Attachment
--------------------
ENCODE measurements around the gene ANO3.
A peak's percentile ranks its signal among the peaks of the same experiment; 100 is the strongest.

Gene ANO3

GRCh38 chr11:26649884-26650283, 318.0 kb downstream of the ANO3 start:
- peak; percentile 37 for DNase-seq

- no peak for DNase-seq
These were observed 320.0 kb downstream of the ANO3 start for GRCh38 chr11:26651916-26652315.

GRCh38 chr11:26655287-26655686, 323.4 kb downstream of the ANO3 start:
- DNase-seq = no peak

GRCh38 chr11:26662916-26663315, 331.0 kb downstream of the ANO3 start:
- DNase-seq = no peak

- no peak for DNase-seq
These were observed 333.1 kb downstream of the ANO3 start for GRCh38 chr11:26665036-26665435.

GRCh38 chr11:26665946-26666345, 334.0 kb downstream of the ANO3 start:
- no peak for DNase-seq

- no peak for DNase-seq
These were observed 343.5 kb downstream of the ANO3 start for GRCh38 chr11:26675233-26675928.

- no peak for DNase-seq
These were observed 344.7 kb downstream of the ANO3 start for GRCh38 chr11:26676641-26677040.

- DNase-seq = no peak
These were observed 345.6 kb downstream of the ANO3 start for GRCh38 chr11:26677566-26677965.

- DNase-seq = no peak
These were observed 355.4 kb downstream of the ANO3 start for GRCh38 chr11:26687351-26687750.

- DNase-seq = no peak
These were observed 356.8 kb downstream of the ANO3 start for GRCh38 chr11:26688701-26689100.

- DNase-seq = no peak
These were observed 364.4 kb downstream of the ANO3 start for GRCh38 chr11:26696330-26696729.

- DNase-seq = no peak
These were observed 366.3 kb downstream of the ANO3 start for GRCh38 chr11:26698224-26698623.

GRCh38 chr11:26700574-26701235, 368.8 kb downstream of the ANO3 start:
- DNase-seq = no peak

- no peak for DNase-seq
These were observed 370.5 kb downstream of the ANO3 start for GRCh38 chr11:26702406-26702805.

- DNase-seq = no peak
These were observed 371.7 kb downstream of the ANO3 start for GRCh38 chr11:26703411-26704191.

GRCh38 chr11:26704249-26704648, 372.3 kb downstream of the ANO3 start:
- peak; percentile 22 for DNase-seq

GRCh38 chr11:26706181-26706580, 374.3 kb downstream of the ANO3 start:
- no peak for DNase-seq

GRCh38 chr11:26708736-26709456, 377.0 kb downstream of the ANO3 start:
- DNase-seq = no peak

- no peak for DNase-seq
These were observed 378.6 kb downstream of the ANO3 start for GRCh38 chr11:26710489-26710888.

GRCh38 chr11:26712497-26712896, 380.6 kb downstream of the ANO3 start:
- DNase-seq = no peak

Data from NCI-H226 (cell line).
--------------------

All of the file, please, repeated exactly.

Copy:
ENCODE measurements around the gene ANO3.
A peak's percentile ranks its signal among the peaks of the same experiment; 100 is the strongest.

Gene ANO3

GRCh38 chr11:26649884-26650283, 318.0 kb downstream of the ANO3 start:
- peak; percentile 37 for DNase-seq

- no peak for DNase-seq
These were observed 320.0 kb downstream of the ANO3 start for GRCh38 chr11:26651916-26652315.

GRCh38 chr11:26655287-26655686, 323.4 kb downstream of the ANO3 start:
- DNase-seq = no peak

GRCh38 chr11:26662916-26663315, 331.0 kb downstream of the ANO3 start:
- DNase-seq = no peak

- no peak for DNase-seq
These were observed 333.1 kb downstream of the ANO3 start for GRCh38 chr11:26665036-26665435.

GRCh38 chr11:26665946-26666345, 334.0 kb downstream of the ANO3 start:
- no peak for DNase-seq

- no peak for DNase-seq
These were observed 343.5 kb downstream of the ANO3 start for GRCh38 chr11:26675233-26675928.

- no peak for DNase-seq
These were observed 344.7 kb downstream of the ANO3 start for GRCh38 chr11:26676641-26677040.

- DNase-seq = no peak
These were observed 345.6 kb downstream of the ANO3 start for GRCh38 chr11:26677566-26677965.

- DNase-seq = no peak
These were observed 355.4 kb downstream of the ANO3 start for GRCh38 chr11:26687351-26687750.

- DNase-seq = no peak
These were observed 356.8 kb downstream of the ANO3 start for GRCh38 chr11:26688701-26689100.

- DNase-seq = no peak
These were observed 364.4 kb downstream of the ANO3 start for GRCh38 chr11:26696330-26696729.

- DNase-seq = no peak
These were observed 366.3 kb downstream of the ANO3 start for GRCh38 chr11:26698224-26698623.

GRCh38 chr11:26700574-26701235, 368.8 kb downstream of the ANO3 start:
- DNase-seq = no peak

- no peak for DNase-seq
These were observed 370.5 kb downstream of the ANO3 start for GRCh38 chr11:26702406-26702805.

- DNase-seq = no peak
These were observed 371.7 kb downstream of the ANO3 start for GRCh38 chr11:26703411-26704191.

GRCh38 chr11:26704249-26704648, 372.3 kb downstream of the ANO3 start:
- peak; percentile 22 for DNase-seq

GRCh38 chr11:26706181-26706580, 374.3 kb downstream of the ANO3 start:
- no peak for DNase-seq

GRCh38 chr11:26708736-26709456, 377.0 kb downstream of the ANO3 start:
- DNase-seq = no peak

- no peak for DNase-seq
These were observed 378.6 kb downstream of the ANO3 start for GRCh38 chr11:26710489-26710888.

GRCh38 chr11:26712497-26712896, 380.6 kb downstream of the ANO3 start:
- DNase-seq = no peak

Data from NCI-H226 (cell line).